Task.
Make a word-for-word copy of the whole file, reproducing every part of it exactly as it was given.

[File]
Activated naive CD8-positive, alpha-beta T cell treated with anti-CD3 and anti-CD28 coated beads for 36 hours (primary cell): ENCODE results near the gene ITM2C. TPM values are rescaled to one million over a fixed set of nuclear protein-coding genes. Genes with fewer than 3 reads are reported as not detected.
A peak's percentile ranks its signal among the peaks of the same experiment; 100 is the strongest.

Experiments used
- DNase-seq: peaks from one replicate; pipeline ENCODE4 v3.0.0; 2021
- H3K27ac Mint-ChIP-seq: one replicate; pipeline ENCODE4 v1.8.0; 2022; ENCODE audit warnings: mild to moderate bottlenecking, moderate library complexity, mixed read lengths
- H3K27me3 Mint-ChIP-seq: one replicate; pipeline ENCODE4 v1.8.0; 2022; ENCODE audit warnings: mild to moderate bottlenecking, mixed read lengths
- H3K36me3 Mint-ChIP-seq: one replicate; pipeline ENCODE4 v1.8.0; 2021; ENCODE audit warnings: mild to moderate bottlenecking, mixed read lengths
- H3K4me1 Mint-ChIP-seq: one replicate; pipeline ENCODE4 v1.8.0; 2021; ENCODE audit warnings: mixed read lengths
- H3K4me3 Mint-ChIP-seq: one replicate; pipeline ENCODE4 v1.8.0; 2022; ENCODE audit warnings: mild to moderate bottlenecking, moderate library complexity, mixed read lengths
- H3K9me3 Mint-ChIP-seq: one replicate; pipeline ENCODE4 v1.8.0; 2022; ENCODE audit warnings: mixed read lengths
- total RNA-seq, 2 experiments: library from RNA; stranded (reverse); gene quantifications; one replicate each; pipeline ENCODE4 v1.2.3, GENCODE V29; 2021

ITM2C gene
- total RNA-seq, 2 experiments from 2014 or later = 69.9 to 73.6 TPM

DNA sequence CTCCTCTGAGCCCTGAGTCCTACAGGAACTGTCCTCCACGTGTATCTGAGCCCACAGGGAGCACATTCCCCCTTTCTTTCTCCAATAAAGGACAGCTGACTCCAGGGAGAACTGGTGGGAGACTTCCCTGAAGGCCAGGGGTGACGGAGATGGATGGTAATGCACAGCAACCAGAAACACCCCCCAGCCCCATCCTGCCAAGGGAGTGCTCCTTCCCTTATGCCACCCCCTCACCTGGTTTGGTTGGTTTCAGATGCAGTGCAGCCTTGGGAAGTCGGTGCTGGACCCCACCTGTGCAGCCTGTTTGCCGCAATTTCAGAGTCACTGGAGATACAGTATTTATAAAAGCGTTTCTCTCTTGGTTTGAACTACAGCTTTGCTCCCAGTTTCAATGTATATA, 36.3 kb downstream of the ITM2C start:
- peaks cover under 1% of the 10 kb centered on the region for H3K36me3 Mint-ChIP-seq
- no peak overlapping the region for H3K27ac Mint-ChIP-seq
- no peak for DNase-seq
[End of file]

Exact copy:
Activated naive CD8-positive, alpha-beta T cell treated with anti-CD3 and anti-CD28 coated beads for 36 hours (primary cell): ENCODE results near the gene ITM2C. TPM values are rescaled to one million over a fixed set of nuclear protein-coding genes. Genes with fewer than 3 reads are reported as not detected.
A peak's percentile ranks its signal among the peaks of the same experiment; 100 is the strongest.

Experiments used
- DNase-seq: peaks from one replicate; pipeline ENCODE4 v3.0.0; 2021
- H3K27ac Mint-ChIP-seq: one replicate; pipeline ENCODE4 v1.8.0; 2022; ENCODE audit warnings: mild to moderate bottlenecking, moderate library complexity, mixed read lengths
- H3K27me3 Mint-ChIP-seq: one replicate; pipeline ENCODE4 v1.8.0; 2022; ENCODE audit warnings: mild to moderate bottlenecking, mixed read lengths
- H3K36me3 Mint-ChIP-seq: one replicate; pipeline ENCODE4 v1.8.0; 2021; ENCODE audit warnings: mild to moderate bottlenecking, mixed read lengths
- H3K4me1 Mint-ChIP-seq: one replicate; pipeline ENCODE4 v1.8.0; 2021; ENCODE audit warnings: mixed read lengths
- H3K4me3 Mint-ChIP-seq: one replicate; pipeline ENCODE4 v1.8.0; 2022; ENCODE audit warnings: mild to moderate bottlenecking, moderate library complexity, mixed read lengths
- H3K9me3 Mint-ChIP-seq: one replicate; pipeline ENCODE4 v1.8.0; 2022; ENCODE audit warnings: mixed read lengths
- total RNA-seq, 2 experiments: library from RNA; stranded (reverse); gene quantifications; one replicate each; pipeline ENCODE4 v1.2.3, GENCODE V29; 2021

ITM2C gene
- total RNA-seq, 2 experiments from 2014 or later = 69.9 to 73.6 TPM

DNA sequence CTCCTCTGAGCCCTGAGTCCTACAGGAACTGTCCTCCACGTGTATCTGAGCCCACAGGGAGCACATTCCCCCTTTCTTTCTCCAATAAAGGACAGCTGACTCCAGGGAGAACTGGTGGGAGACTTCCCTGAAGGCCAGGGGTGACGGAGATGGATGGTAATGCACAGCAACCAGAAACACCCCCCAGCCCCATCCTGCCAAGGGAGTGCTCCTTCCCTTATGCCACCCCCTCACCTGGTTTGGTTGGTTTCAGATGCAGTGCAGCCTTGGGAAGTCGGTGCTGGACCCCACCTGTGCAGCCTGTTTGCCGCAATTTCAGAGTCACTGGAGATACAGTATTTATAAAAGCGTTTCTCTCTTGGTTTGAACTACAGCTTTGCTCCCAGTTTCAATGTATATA, 36.3 kb downstream of the ITM2C start:
- peaks cover under 1% of the 10 kb centered on the region for H3K36me3 Mint-ChIP-seq
- no peak overlapping the region for H3K27ac Mint-ChIP-seq
- no peak for DNase-seq